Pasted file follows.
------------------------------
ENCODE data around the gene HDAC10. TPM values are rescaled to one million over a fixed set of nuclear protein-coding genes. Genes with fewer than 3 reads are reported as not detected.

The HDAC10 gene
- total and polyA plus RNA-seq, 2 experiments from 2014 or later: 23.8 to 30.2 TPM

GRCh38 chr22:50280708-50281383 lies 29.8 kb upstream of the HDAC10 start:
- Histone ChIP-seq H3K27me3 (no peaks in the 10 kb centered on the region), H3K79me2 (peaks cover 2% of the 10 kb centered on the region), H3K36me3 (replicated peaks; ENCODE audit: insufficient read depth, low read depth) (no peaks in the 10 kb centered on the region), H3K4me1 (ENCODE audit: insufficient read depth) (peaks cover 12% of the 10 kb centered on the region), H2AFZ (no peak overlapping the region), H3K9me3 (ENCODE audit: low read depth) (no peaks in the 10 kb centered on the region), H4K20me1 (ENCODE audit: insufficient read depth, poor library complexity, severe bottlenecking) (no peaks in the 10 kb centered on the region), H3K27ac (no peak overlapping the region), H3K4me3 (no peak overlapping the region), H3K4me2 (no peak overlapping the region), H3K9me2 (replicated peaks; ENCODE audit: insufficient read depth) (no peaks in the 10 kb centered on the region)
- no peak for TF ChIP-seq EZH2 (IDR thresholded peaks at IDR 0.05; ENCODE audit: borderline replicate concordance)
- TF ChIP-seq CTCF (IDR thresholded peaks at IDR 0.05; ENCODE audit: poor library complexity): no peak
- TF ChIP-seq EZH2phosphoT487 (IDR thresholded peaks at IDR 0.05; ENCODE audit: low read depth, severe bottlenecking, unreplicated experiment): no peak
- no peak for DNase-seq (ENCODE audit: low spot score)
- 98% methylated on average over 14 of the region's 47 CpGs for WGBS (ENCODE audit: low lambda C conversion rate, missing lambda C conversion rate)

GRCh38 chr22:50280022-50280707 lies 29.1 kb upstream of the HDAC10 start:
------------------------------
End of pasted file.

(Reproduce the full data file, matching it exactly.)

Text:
ENCODE data around the gene HDAC10. TPM values are rescaled to one million over a fixed set of nuclear protein-coding genes. Genes with fewer than 3 reads are reported as not detected.

The HDAC10 gene
- total and polyA plus RNA-seq, 2 experiments from 2014 or later: 23.8 to 30.2 TPM

GRCh38 chr22:50280708-50281383 lies 29.8 kb upstream of the HDAC10 start:
- Histone ChIP-seq H3K27me3 (no peaks in the 10 kb centered on the region), H3K79me2 (peaks cover 2% of the 10 kb centered on the region), H3K36me3 (replicated peaks; ENCODE audit: insufficient read depth, low read depth) (no peaks in the 10 kb centered on the region), H3K4me1 (ENCODE audit: insufficient read depth) (peaks cover 12% of the 10 kb centered on the region), H2AFZ (no peak overlapping the region), H3K9me3 (ENCODE audit: low read depth) (no peaks in the 10 kb centered on the region), H4K20me1 (ENCODE audit: insufficient read depth, poor library complexity, severe bottlenecking) (no peaks in the 10 kb centered on the region), H3K27ac (no peak overlapping the region), H3K4me3 (no peak overlapping the region), H3K4me2 (no peak overlapping the region), H3K9me2 (replicated peaks; ENCODE audit: insufficient read depth) (no peaks in the 10 kb centered on the region)
- no peak for TF ChIP-seq EZH2 (IDR thresholded peaks at IDR 0.05; ENCODE audit: borderline replicate concordance)
- TF ChIP-seq CTCF (IDR thresholded peaks at IDR 0.05; ENCODE audit: poor library complexity): no peak
- TF ChIP-seq EZH2phosphoT487 (IDR thresholded peaks at IDR 0.05; ENCODE audit: low read depth, severe bottlenecking, unreplicated experiment): no peak
- no peak for DNase-seq (ENCODE audit: low spot score)
- 98% methylated on average over 14 of the region's 47 CpGs for WGBS (ENCODE audit: low lambda C conversion rate, missing lambda C conversion rate)

GRCh38 chr22:50280022-50280707 lies 29.1 kb upstream of the HDAC10 start: